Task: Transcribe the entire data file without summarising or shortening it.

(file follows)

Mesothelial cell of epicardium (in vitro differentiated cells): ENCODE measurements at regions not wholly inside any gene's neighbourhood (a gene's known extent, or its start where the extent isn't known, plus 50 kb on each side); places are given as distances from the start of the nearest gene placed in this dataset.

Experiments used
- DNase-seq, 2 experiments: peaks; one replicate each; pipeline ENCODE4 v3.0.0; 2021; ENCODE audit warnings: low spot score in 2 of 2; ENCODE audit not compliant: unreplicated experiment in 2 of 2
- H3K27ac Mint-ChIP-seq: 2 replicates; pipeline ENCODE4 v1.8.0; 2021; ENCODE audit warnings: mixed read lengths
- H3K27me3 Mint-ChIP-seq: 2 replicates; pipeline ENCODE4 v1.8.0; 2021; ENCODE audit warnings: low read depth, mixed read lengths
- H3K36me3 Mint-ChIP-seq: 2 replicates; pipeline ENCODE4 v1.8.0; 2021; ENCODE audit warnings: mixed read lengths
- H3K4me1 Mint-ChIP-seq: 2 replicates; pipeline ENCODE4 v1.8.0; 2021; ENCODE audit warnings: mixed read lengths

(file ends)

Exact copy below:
Mesothelial cell of epicardium (in vitro differentiated cells): ENCODE measurements at regions not wholly inside any gene's neighbourhood (a gene's known extent, or its start where the extent isn't known, plus 50 kb on each side); places are given as distances from the start of the nearest gene placed in this dataset.

Experiments used
- DNase-seq, 2 experiments: peaks; one replicate each; pipeline ENCODE4 v3.0.0; 2021; ENCODE audit warnings: low spot score in 2 of 2; ENCODE audit not compliant: unreplicated experiment in 2 of 2
- H3K27ac Mint-ChIP-seq: 2 replicates; pipeline ENCODE4 v1.8.0; 2021; ENCODE audit warnings: mixed read lengths
- H3K27me3 Mint-ChIP-seq: 2 replicates; pipeline ENCODE4 v1.8.0; 2021; ENCODE audit warnings: low read depth, mixed read lengths
- H3K36me3 Mint-ChIP-seq: 2 replicates; pipeline ENCODE4 v1.8.0; 2021; ENCODE audit warnings: mixed read lengths
- H3K4me1 Mint-ChIP-seq: 2 replicates; pipeline ENCODE4 v1.8.0; 2021; ENCODE audit warnings: mixed read lengths